Borger Area Ministerial
Fellowship, 8 a.m., Golden
Plains Community Hospital
Board Room.
Sanford Alcoholics Anony-
mous, 301 E. Davis, 8 p.m.
Call 857-2267 for more in-
formation.
Borger Noon Lions Club,
noon, FPC Cafeteria.
Dance, Drama and Art
10:30-12 St. Andrews Unit-
ed Methodist Church ends
8-7-13
Thursdays
BLT (Baptist Lunch Time)
Lunch for Borger High Stu-
dents
$2 per student
Bingo! at the Borger Elks
Lodge. Everyone’s wel-
come, Doors open 5 pm,
Cards sold starting at 6
p.m.
EVENT CALENDAR
Submit non-proft organization items by calling 273-
5611, e-mail to: feature@borgernewsherald.com, fax to
273-2552 or bring to Borger News-Herald at 207 N. Main.
TUESDAY,
JUNE 3, 2014 Borger News- Herald 3 News
Accident claims life
of Moore County man
A wreck just two miles
West of Sunray on On
Saturday, May 31, left
a Dalhart man dead.
According to a
report from the Texas
Department of Public
safety, at 1:15 a.m.,
Jonathan Wayne Teel,
34, of Dalhart was
traveling in a 2003 Ford
east on Farm-to-Market
road 28 when he drove
off the road way and
over corrected, pulling
the vehicle onto the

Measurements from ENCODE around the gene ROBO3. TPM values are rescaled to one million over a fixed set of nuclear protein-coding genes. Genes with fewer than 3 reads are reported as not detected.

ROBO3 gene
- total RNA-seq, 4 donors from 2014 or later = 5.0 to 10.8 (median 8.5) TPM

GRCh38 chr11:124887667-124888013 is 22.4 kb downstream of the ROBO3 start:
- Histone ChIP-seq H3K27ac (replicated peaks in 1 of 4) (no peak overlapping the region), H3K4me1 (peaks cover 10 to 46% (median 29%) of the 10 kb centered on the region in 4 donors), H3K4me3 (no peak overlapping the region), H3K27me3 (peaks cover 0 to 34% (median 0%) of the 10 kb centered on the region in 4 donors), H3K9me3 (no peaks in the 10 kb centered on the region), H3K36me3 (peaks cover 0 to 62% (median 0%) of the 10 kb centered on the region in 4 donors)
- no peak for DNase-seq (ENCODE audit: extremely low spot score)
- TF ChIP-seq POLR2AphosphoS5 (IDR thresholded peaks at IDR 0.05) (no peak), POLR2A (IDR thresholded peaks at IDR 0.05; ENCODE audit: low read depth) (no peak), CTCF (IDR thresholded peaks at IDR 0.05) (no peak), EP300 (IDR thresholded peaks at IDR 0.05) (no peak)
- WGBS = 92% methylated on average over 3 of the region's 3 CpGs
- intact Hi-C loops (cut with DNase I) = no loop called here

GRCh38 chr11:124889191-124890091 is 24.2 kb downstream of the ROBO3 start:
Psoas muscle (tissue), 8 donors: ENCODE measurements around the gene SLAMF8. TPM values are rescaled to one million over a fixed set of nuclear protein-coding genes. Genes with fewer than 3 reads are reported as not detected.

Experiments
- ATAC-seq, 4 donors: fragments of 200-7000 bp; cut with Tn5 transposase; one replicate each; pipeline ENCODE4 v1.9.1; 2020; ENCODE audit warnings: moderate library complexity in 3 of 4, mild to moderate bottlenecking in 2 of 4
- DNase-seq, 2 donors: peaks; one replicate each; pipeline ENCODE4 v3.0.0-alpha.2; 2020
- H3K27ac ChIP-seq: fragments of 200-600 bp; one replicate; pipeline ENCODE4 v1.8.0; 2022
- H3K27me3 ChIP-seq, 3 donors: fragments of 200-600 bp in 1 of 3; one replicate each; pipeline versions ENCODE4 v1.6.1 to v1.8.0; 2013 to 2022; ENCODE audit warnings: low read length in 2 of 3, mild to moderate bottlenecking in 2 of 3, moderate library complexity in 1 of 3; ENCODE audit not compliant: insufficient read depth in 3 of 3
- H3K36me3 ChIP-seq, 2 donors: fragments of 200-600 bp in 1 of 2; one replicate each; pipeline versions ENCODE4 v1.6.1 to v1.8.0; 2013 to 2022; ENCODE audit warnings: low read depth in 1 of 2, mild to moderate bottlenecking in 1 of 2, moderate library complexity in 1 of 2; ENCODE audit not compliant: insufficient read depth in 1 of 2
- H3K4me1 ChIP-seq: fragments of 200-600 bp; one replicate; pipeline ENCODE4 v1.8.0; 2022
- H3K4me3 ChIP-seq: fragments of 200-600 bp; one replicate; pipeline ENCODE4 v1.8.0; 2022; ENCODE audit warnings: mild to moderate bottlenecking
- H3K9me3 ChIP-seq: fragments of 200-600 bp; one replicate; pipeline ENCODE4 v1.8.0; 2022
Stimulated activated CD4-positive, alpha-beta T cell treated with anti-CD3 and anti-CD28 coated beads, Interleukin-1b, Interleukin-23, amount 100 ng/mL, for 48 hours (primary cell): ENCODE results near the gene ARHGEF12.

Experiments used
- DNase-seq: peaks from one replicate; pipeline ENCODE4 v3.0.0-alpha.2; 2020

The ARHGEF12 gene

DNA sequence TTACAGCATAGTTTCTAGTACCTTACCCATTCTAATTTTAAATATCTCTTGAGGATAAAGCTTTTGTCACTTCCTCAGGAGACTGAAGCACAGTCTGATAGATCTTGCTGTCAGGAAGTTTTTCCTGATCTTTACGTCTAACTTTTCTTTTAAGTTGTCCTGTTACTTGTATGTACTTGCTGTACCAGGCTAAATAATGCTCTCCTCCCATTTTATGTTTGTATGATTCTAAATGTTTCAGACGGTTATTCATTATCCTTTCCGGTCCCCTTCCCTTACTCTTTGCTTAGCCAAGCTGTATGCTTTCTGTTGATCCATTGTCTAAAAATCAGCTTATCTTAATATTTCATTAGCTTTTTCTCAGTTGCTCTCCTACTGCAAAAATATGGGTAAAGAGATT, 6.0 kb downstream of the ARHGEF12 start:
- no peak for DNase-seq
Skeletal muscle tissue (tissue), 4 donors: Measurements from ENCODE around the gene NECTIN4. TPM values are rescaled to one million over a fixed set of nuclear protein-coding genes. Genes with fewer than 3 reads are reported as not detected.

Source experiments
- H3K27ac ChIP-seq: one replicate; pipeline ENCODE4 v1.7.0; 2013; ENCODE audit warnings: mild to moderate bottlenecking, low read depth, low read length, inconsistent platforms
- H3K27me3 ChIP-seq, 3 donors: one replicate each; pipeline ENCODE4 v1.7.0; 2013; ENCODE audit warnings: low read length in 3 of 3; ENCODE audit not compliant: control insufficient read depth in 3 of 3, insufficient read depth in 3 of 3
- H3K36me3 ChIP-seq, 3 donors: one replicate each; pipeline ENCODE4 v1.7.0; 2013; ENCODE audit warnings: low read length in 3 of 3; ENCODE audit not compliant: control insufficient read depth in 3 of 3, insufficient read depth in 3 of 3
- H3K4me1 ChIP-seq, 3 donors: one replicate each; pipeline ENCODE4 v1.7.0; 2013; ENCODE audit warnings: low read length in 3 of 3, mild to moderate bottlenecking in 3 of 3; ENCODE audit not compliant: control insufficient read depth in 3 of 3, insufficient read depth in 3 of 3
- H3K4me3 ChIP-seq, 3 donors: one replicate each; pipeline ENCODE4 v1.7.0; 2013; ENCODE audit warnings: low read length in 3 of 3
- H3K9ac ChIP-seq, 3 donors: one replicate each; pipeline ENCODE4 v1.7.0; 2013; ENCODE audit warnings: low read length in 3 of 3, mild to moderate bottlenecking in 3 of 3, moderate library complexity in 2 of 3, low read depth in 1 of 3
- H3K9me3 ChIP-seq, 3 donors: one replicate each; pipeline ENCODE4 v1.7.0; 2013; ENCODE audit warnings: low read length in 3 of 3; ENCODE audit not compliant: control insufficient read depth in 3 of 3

right side of the road,
where it skidded into
a ditch and rolled one
time. The driver was
ejected from the vehicle
during the incident.
According to the
report, the driver was
not wearing a seatbelt.
Teel was pronounced
decesed on scene.
WARSAW, Poland
(AP) — President Barack
Obama announced
Tuesday that the United
States plans to boost
its military presence in
Europe as tensions simmer
in the region over Russia’s
actions in Ukraine.
Standing next to Polish
President Bronislaw
Komorowski, Obama
said the U.S. would rotate
more American troops into
the region and called on
Congress to provide up to
$1 billion to support the
effort.
“Under this effort,
and with the support of
Congress, the United States
will preposition more
equipment in Europe,”
Obama said at in Warsaw’s
Belweder Palace.
Obama’s announcement
came at the start of a three-
country swing through
Europe. The White House
said the funding would be
used to increase military
exercises and training
missions, as well as